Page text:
ENCODE - an example of open publication and data integration.

Categories: publishing data open-access ENCODE threads
On Monday the 14th of January we met at the PLOS offices in Cambridge to hear a talk from Euan Birney on lessons learned from publishing data rich publications though the encode project. This was the first time that Euan was far less worried about the print, and far more worried about how well the online version was going to work. Dimensions of the project 5 TeraBases 1715 times the size of the Human Genome 3k experiments 410 authors on the main paper 6 high profile papers ~35 companion papers The output should not be thought of as papers, but as the raw data.

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Going for gold, open access debate.

Categories: open access gold STM green
Update, audio of the meeting is now available on figshare Last Thursday I attended the SciCommForum debate “Open access: going for gold?” held at Imperial College. Below are my notes from the event. The notes are fairly raw, and not comprehensive. The debate is going to be looking at open access in the context of the RCUK policy, it is being hosted by Richard Van Noorden (RVN), Mark Thorley (MT) from RCUK, and Stephen Curry (SC).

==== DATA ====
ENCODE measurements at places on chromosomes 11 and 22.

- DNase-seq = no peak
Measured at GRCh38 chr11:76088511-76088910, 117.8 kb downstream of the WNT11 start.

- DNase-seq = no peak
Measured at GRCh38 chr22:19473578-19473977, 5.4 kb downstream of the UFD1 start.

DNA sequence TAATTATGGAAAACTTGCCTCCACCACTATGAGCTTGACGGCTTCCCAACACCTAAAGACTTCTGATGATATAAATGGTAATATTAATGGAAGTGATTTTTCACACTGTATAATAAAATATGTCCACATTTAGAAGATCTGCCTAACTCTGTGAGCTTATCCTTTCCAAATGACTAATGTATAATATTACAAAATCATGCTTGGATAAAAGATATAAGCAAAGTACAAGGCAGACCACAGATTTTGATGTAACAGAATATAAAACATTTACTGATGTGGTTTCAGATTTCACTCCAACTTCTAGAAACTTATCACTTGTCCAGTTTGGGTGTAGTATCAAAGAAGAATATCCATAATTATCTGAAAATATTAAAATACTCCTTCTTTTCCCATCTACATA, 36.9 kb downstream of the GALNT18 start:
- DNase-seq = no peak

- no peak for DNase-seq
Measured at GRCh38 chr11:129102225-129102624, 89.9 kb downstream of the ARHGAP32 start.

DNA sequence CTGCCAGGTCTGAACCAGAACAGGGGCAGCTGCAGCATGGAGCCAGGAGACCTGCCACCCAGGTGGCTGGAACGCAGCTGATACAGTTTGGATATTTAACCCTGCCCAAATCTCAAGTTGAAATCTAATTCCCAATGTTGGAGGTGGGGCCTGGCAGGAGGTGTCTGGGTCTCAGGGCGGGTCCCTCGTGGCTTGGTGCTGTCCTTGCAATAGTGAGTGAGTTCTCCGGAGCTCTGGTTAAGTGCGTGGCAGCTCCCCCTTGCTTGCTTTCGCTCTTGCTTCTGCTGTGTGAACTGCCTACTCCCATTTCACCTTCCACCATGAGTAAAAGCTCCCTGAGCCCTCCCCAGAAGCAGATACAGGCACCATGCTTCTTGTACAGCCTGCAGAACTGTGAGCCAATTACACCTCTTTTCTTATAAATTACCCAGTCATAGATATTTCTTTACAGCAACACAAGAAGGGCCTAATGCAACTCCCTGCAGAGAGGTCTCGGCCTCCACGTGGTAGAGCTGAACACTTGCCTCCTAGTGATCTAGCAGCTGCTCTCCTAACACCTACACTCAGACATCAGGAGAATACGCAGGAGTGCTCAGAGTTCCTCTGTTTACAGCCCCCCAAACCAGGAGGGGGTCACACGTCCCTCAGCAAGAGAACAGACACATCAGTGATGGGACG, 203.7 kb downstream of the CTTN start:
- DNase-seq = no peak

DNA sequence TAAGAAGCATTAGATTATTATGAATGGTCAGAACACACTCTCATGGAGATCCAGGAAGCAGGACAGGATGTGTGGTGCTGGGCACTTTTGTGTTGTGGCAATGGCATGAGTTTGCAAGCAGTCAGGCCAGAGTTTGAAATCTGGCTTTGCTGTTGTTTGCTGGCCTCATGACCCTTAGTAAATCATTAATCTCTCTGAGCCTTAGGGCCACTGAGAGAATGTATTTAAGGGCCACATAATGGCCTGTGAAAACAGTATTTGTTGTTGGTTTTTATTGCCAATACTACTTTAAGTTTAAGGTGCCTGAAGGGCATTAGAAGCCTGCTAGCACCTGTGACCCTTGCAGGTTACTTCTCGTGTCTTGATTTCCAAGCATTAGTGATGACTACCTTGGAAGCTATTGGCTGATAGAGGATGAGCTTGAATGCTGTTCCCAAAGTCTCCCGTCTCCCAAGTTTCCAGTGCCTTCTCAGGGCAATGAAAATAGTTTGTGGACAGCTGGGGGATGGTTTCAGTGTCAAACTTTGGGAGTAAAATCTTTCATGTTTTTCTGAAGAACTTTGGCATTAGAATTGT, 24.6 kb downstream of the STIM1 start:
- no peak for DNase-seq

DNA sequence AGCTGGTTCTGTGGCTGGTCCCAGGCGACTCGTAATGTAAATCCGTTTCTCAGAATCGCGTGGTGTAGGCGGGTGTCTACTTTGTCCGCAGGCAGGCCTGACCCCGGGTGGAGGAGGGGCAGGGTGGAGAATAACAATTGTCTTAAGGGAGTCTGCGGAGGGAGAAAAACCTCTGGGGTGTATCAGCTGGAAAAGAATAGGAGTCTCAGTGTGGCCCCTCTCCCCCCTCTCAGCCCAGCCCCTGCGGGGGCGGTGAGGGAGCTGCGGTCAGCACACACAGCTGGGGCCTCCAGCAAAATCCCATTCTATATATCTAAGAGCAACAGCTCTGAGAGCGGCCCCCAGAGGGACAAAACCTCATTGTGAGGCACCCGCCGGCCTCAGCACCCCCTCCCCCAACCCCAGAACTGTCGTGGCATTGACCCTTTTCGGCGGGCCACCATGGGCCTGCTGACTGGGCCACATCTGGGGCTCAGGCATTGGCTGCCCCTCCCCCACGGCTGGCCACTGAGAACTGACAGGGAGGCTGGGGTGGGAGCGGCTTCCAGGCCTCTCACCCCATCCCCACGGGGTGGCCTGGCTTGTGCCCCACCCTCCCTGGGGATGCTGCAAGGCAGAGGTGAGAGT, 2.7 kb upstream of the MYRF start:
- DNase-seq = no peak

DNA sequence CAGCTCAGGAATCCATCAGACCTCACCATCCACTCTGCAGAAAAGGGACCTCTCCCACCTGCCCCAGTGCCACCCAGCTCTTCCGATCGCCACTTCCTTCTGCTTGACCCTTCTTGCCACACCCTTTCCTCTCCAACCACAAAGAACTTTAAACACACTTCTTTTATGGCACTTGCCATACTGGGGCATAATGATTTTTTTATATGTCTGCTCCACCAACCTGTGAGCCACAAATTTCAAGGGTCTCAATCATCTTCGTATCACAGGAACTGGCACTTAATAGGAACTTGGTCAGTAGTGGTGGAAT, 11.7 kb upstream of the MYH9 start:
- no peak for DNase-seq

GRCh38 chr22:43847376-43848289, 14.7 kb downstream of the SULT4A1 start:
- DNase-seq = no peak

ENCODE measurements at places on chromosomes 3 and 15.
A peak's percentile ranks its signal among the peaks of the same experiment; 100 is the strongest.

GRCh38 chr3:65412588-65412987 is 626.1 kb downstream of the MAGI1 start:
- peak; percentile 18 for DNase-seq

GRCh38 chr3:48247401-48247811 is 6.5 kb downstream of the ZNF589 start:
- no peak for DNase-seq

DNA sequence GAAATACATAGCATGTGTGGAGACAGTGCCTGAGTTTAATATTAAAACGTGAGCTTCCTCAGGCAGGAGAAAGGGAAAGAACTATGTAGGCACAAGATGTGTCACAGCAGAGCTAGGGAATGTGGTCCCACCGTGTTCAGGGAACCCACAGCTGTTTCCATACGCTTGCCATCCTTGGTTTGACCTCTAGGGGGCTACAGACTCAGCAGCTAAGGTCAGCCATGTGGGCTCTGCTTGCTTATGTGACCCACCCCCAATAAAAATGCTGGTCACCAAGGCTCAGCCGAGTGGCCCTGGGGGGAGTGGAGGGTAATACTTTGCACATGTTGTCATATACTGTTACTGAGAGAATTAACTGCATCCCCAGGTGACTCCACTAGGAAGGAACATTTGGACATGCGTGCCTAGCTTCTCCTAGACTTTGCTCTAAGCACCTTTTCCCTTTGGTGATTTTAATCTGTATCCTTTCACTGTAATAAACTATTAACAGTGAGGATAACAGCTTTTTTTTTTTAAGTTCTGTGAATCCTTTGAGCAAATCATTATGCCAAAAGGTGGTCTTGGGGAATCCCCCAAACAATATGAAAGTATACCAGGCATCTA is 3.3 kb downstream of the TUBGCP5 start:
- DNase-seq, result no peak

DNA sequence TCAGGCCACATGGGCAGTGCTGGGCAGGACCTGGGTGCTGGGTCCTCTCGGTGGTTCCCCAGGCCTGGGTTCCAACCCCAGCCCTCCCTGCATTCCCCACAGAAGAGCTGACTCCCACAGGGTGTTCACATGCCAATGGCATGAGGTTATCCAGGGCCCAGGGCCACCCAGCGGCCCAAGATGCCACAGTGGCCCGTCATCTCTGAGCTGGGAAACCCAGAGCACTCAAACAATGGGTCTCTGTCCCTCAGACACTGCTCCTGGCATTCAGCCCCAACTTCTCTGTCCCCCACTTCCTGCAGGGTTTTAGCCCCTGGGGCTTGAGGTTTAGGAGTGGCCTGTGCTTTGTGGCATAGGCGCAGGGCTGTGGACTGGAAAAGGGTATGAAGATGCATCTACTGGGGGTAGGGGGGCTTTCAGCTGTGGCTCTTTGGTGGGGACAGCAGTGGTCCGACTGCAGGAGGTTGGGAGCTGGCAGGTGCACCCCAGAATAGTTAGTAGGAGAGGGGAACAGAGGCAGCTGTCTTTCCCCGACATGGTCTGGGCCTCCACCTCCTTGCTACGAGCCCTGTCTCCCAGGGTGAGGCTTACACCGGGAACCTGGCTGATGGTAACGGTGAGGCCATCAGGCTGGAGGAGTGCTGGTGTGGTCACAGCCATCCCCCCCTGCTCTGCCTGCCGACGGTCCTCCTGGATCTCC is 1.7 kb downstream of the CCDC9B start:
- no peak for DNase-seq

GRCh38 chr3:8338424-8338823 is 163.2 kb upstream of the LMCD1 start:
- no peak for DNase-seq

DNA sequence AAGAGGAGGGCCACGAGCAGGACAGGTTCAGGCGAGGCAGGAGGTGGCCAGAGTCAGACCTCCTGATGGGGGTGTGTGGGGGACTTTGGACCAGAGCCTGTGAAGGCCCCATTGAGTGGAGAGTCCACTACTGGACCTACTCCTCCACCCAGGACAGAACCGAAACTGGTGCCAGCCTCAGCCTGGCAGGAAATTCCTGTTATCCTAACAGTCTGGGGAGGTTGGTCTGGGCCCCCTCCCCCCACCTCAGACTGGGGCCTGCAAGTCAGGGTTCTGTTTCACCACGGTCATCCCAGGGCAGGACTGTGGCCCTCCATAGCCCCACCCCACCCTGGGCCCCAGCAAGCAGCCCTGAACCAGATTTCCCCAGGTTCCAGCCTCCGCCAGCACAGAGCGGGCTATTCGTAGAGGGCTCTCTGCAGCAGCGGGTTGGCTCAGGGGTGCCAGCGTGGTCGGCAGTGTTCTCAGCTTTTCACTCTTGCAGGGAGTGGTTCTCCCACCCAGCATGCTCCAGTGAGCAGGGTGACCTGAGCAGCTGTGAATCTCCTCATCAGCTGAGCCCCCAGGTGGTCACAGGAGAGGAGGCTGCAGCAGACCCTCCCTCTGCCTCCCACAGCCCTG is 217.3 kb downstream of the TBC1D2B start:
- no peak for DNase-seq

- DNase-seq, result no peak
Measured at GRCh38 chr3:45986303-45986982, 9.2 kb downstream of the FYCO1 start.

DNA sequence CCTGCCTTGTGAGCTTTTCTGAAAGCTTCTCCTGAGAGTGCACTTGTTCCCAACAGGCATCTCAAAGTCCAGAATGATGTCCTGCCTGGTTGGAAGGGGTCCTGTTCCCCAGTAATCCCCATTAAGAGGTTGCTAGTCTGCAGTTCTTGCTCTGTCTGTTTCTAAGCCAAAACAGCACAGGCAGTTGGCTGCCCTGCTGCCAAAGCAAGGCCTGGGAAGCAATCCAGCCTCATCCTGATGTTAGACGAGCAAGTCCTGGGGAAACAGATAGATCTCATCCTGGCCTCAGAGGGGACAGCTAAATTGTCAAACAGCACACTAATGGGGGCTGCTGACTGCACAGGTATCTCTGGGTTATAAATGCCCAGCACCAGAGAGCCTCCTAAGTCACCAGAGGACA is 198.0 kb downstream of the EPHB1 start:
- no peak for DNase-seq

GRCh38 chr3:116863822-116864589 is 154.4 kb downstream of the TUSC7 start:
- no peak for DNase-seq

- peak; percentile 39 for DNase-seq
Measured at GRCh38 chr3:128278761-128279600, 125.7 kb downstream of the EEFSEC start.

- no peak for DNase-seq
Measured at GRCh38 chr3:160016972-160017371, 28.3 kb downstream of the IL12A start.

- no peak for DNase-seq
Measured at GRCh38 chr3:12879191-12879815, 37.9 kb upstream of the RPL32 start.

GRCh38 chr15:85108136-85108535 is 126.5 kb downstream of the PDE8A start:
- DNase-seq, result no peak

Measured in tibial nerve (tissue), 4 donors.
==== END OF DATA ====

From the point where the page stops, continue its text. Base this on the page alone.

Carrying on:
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The slow web, more thoughtful experiences.

Categories: web slowness STM filter-failure elife music
I’ve been concerned for a few years about the flow of data that we are producing, and how to handle the angst of not being able to keep up with everything, ever. I think it started when I became a very heavy user of google reader back in 2006 or so. There is little doubt that the web is moving more in this direction, Anil Dash recently called for people to stop creating web pages, and to start creating only streams.

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The cost of production

Categories: STM publishing openaccess open-access